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Article | November 30, 1996
Unique resin Production of the CAM resin began within the past year, according to Joe McCaul, export manager, Barex. Like earlier Barex versions, CAM is a high-barrier, impact-modified acrylonitrile methylacrylate copolymer. The difference, McCaul says, is that CAM is manufactured specifically for the calendering process at American Mirrex. "We are moving into the area of calendering," he explains, "where it makes sense with large customers that have specific machinery, like American Mirrex. Barex has run on small calendering machines in Europe for years, but only recently has American Mirrex begun to use this process with Barex in the U.S. Kraft Foods de Mexico represents one of the first end users of the resin." At American Mirrex, the resin is heated and mixed by a "fluxing" device. This machine heats the resin to a near-molten state, similar to an extruder, but instead of going through an extrusion sheet die, the material proceeds through a calender that consists of four large rolls that flatten the material into a continuous sheet. In the case of the material used by Blistertec, the sheet measures approximately 21" wide, and is 15 mils thick. During calendering, temperature, tension, shrink characteristics, and cooling are precisely controlled by American Mirrex to produce the Mirran rollstock for Blistertec. Once the sheet goes through the calender, it winds through additional cooling rolls. According to American Mirrex, calendering improves thickness control, and esthetics, when compared to extruded sheet. American Mirrex sends the calendered material to Blistertec. Miguel Batista of Blistertec says an existing Spanish-built, six-cavity thermoforming machine automatically produces 48 clamshells/min. Clamshells are then die-cut. The thermoformer recently manufactured a semi-automatic machine that places a four-color, pressure-sensitive label on the inner side of the hinged portion of the clamshell. Labeled clamshells are shipped to Kraft Foods de Mexico. "Our marketing department wanted a package that would give us a different presentation on the store shelf," recalls Kraft's Saucedo. "We sell American cheese slices in flexible film packs, like most sliced cheese in Mexico. But this clamshell gives this product a difference, and it also presents a difference in the consumer's refrigerator." Learn about packaging innovation at The Packaging Conference in Orlando, February 3-5, 2014
Kraft's clamshell says 'Manchego'
Kraft Foods de Mexico's new Manchego-style cheese slices are merchandised in a clear hinged clamshell that's thermoformed from a custom resin. Value-added package results in brisk sales.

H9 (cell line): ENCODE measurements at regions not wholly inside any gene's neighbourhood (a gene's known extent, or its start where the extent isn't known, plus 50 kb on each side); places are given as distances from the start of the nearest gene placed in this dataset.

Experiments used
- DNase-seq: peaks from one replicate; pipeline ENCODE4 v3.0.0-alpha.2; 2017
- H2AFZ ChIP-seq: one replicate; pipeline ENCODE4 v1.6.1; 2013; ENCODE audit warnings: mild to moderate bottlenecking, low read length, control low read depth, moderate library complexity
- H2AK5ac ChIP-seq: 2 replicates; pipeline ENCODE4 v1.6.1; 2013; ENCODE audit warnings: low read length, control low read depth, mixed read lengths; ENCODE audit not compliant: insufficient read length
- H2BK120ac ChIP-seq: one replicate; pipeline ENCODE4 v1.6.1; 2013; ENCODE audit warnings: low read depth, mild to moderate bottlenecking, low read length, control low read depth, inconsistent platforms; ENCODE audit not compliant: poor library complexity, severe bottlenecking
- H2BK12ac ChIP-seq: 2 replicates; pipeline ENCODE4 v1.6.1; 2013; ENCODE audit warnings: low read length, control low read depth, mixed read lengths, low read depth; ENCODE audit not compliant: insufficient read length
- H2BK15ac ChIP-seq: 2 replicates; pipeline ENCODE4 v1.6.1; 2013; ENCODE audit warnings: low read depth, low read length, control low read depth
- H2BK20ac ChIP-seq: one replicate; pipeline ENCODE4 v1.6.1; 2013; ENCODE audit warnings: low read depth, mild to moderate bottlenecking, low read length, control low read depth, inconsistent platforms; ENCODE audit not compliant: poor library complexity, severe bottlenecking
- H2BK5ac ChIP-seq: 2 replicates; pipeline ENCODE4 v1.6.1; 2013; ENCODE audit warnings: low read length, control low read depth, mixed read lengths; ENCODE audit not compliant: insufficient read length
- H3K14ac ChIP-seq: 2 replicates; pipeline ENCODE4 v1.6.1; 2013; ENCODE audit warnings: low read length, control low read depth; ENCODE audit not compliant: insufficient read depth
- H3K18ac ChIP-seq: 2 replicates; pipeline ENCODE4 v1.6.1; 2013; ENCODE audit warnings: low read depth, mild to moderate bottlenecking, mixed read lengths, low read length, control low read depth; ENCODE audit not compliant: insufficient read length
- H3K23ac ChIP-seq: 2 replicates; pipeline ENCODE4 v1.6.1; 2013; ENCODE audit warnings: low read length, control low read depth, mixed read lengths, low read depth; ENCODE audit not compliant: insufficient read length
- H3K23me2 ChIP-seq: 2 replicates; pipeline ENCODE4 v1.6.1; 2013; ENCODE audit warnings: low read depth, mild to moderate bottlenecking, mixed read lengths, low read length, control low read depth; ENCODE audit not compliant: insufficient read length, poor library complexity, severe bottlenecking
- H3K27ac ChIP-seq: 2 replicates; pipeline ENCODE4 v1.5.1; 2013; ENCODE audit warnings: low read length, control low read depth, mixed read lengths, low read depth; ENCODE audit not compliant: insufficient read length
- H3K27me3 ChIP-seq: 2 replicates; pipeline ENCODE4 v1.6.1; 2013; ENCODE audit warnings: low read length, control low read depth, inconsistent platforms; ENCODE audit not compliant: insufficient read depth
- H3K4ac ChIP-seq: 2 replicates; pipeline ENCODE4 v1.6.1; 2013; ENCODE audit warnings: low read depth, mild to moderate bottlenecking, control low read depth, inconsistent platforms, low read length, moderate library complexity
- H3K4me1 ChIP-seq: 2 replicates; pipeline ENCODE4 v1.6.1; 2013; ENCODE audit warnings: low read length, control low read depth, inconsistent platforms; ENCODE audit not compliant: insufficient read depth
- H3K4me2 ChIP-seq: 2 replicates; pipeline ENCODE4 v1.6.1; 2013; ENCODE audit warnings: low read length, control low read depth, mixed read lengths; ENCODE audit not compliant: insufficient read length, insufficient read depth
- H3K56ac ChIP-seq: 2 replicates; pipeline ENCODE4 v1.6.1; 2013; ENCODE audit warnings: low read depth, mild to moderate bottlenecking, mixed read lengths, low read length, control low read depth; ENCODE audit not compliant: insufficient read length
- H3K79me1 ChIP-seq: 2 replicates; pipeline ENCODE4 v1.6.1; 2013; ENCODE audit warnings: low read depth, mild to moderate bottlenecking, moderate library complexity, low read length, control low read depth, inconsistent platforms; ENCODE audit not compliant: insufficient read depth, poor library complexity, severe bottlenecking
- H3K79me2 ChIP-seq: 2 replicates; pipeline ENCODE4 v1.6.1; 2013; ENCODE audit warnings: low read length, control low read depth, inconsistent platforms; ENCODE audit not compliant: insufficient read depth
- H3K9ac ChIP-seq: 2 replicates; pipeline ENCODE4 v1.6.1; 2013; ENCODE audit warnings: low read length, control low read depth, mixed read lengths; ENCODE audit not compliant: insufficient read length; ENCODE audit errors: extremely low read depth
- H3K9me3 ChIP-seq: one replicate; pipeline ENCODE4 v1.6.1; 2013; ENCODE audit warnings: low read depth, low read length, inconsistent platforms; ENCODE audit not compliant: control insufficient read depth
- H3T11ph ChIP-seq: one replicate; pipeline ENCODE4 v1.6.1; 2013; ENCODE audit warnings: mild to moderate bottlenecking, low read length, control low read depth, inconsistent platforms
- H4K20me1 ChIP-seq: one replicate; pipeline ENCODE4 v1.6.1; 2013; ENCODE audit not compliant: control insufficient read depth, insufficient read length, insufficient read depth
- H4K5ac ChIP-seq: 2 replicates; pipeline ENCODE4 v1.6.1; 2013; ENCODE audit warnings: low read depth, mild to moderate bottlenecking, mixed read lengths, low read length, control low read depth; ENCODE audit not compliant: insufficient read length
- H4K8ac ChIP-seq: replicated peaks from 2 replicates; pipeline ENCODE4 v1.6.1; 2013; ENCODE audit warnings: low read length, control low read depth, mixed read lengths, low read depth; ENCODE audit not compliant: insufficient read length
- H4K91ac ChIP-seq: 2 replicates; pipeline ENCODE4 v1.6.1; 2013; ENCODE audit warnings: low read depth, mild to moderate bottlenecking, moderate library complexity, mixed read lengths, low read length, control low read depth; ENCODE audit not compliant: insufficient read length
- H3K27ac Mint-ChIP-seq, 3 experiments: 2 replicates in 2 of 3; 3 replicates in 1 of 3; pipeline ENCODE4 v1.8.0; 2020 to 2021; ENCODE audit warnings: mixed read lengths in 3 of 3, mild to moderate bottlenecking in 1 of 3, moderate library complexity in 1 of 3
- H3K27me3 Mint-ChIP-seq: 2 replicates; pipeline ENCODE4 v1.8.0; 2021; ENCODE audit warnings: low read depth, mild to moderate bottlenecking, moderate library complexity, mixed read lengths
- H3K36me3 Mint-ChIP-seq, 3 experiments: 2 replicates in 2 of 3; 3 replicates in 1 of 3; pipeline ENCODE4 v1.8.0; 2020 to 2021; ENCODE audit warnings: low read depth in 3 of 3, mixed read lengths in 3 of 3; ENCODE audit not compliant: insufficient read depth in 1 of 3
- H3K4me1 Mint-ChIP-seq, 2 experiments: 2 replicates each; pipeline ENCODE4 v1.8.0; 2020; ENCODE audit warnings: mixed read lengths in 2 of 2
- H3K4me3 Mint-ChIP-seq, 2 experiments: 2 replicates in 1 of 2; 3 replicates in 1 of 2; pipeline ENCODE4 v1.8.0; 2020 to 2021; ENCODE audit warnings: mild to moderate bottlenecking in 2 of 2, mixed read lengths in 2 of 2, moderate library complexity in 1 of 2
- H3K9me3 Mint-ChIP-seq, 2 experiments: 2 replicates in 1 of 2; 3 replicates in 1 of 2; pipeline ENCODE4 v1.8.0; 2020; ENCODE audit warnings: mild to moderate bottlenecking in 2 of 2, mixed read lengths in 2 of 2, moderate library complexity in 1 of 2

Last May, Kraft Foods de Mexico introduced its Manchego-style sliced pro-cessed cheeses in two hinged clamshells that stand out from the flexible film packs that dominate cheese packaging in Mexico. The unique Barex® CAM resin used to make the clamshell is supplied by BP Chemicals (Cleveland, OH). BP makes the resin exclusively for American Mirrex (New Castle, DE). AM uses calendering equipment to produce its Mirran(TM) sheet stock. Blistertec (Anahuac, Mexico) thermoforms that sheet into individual clamshells. Jorge Saucedo Varela, Kraft's packaging engineer for the Manchego cheese project, says Mexican consumers typically use the processed cheese for dishes such as quesadillas, or melt it over tortillas. Saucedo admits that clamshells are a costlier alternative than flexible film packs. In this instance, however, package differentiation was more important than economics. The decision has proven to be a smart one. "We are now packaging up to 12 tons of theproduct per week, compared to 10 tons in the first month of production," he says. "It's proving to be very successful." Mexico City-based Kraft Foods de Mexico manually packs the clamshells with slices that are individually wrapped in a polyethylene/ polypropylene film lamination. For the 10-slice version, five slices are placed into each of the clamshell's two compartments. The larger package holds 10 slices per side. Economics weren't completely forgotten. For example, both clamshell sizes are thermoformed using a single mold. The difference is the draw; the larger size is about 1/2" deeper than the 10-slice version. For the smaller clamshell, Blistertec adds an insert to the mold to reduce the depth. The resin's rigidity and thermoforming characteristics allow production of a 20-g clamshell for the larger version. It performs comparably to 35-g clamshells made from alternate resins, Saucedo says. One competitor in Mexico markets sliced cheese in a polyvinyl chloride blister. However, Saucedo believes that clamshell has weaknesses. "That package, we feel, doesn't have as good an appearance as ours, and there's some damage to those clamshells. It has structural problems because it is made from a thin layer of PVC so it gets compressed in transport, and the borders and bottoms get bent. "We selected the Mirran sheet," he continues, "because we wanted a higher oxygen barrier for ensuring product freshness and [to give] us a longer shelf than other resins could provide. The clamshell for the cheese provides excellent oxygen and aroma barriers that prevent the cheese from picking up the scent of other products in the refrigerator. "Its ergonomic shape makes it easy to handle and its snap closing top makes it easy for the consumer to open," he adds. Corrugated shippers containing the clamshell-packed cheeses have been distributed as far as 3ꯠ km (1꽀 miles) without damage. Product testing indicates that the product is good for one year, although Kraft codes it for five months. That makes it comparable to the company's sliced cheeses packed in flexible film.
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